Serum antioxidants and subsequent mortality rates of all causes or cancer among rural Japanese inhabitants

Yoshinori Ito, Koji Suzuki, Sadao Suzuki, Ryuichiro Sasaki, Motohiko Otani, Kunio Aoki

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17 Citations (Scopus)


The purpose of this study was to investigate whether a relationship exists between mortality rates and serum antioxidant levels among Japanese inhabitants. The follow-up subjects, who participated in comprehensive health examinations, consisted of 2444 inhabitants (949 males and 1495 females) of a rural area in Hokkaido, Japan. Between 1991 and December 2000, 146 subjects (94 males and 52 females) died, with cancer accounting for 76 of these deaths (48 males and 28 females). Serum samples at fasting were collected at entry into the study, and serum levels of β- and α-carotenes, lycopene, β-cryptoxanthin, canthaxanthin, zeaxanthin/lutein, tocopherols, and retinol were measured separately by high-performance liquid chromatography (HPLC). The statistical analyses were conducted using the Cox proportional hazard model. Age- and gender-adjusted hazard ratios of the groups with high serum levels of lycopene, β-carotene, zeaxanthin/lutein, and total carotenoids compared to those with low serum levels were 0.36 (95% C.I: 0.19-0.69), 0.53 (0.29-0.95), 0.73 (0.43-1.25), and 0.52 (0.30-0.92) for cancers of all sites, and 0.44 (95% C.I: 0.28-0.69), 0.59 (0.39-0.90), 0.61 (0.40-0.93), and 0.50 (0.33-0.76) for all causes, respectively. Similar results were found after adjusting for gender, age, smoking habits, alcohol consumption, and serum levels of total cholesterol and glutamic pyruvic transaminase (GPT) activity. Moreover, after excluding mortality within the first three years of follow-up, the hazard ratios of subjects with high serum levels of lycopene, total carotenes, and total carotenoids were significantly and inversely associated with subsequent mortality from all causes and cancers of all sites after adjusting for gender, age, and serum levels of total cholesterol, α-tocopherol, and retinol. These results suggest that high serum levels of antioxidants, such as lycopene, β-carotene and zeaxanthin/lutein, play roles in preventing death from cancer and from all causes. However, high serum levels of tocopherols and retinol did not demonstrate clear associations with either low mortality rates from all causes or cancer of all sites.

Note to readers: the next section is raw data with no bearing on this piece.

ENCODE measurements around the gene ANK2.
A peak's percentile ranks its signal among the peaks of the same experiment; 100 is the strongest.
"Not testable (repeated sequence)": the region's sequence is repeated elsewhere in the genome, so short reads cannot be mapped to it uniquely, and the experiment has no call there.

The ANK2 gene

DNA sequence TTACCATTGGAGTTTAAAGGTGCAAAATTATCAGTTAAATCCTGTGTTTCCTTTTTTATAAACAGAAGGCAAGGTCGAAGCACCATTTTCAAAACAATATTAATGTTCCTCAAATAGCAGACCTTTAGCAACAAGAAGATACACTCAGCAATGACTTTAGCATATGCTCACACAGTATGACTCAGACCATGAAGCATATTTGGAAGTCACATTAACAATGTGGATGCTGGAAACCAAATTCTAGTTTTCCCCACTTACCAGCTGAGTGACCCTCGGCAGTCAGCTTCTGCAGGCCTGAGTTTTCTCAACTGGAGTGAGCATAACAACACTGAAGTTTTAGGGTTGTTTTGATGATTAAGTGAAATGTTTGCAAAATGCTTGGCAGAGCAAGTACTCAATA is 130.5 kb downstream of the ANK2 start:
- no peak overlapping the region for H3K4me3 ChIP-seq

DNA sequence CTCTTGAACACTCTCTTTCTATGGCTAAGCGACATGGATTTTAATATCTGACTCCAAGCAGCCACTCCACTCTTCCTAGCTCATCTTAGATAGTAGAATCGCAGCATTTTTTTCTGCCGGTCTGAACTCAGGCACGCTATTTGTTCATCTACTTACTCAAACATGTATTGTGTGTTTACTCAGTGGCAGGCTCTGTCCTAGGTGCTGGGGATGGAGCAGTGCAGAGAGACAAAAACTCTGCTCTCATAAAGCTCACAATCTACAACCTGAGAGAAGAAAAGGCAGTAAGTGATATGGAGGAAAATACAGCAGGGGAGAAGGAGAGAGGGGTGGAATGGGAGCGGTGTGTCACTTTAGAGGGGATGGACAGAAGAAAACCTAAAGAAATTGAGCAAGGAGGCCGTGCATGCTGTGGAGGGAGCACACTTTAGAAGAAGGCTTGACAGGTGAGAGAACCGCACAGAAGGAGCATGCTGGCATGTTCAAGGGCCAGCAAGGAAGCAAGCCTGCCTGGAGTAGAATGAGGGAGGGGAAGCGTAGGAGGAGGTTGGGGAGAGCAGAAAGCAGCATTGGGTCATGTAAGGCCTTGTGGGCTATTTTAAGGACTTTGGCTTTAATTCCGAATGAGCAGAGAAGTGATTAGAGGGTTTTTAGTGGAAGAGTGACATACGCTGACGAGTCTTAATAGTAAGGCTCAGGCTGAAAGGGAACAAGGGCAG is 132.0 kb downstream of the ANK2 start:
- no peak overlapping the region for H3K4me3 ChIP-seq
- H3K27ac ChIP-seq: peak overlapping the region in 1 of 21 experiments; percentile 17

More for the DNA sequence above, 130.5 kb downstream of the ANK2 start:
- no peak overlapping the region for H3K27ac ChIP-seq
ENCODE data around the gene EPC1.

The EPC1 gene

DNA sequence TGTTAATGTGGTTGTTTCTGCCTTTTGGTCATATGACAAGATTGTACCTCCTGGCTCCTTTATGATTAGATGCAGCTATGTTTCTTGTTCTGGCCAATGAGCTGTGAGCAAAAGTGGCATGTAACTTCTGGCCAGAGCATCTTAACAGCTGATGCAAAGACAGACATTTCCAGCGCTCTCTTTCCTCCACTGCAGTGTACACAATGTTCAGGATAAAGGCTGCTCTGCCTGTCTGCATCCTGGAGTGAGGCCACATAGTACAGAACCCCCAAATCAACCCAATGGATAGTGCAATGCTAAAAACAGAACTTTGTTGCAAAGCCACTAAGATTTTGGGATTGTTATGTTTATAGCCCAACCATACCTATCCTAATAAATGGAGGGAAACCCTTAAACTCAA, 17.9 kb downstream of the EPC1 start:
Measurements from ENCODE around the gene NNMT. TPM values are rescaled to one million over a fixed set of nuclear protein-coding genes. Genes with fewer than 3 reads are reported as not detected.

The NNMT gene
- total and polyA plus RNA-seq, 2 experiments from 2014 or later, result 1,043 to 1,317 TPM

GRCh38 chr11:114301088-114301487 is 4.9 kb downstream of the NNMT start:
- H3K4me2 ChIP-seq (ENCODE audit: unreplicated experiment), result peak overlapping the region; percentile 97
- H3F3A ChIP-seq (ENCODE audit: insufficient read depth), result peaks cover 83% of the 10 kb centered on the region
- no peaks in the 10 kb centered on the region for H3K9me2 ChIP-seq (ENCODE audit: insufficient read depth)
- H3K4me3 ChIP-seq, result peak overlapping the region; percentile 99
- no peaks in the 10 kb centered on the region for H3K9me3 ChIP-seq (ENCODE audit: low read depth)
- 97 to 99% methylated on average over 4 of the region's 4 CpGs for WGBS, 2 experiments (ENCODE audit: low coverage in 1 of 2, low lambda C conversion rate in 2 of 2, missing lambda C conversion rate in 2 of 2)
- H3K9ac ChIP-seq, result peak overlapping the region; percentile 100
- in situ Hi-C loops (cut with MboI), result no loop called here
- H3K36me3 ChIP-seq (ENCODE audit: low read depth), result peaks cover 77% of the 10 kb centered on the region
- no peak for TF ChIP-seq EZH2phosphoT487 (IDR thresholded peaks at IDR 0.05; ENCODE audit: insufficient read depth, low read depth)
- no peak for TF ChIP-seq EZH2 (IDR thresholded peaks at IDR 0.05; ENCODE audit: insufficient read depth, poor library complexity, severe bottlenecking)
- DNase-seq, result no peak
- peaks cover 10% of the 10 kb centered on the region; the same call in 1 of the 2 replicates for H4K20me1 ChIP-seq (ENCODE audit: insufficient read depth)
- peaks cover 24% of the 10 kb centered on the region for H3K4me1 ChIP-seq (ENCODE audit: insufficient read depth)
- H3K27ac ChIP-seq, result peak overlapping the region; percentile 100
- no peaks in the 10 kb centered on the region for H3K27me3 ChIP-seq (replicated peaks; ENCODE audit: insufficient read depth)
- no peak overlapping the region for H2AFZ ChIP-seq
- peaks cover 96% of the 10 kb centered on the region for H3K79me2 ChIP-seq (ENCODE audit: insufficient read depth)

Original languageEnglish
Pages (from-to)237-250
Number of pages14
JournalInternational Journal for Vitamin and Nutrition Research
Issue number4
Publication statusPublished - 2002

All Science Journal Classification (ASJC) codes

  • Medicine (miscellaneous)
  • Endocrinology, Diabetes and Metabolism
  • Nutrition and Dietetics


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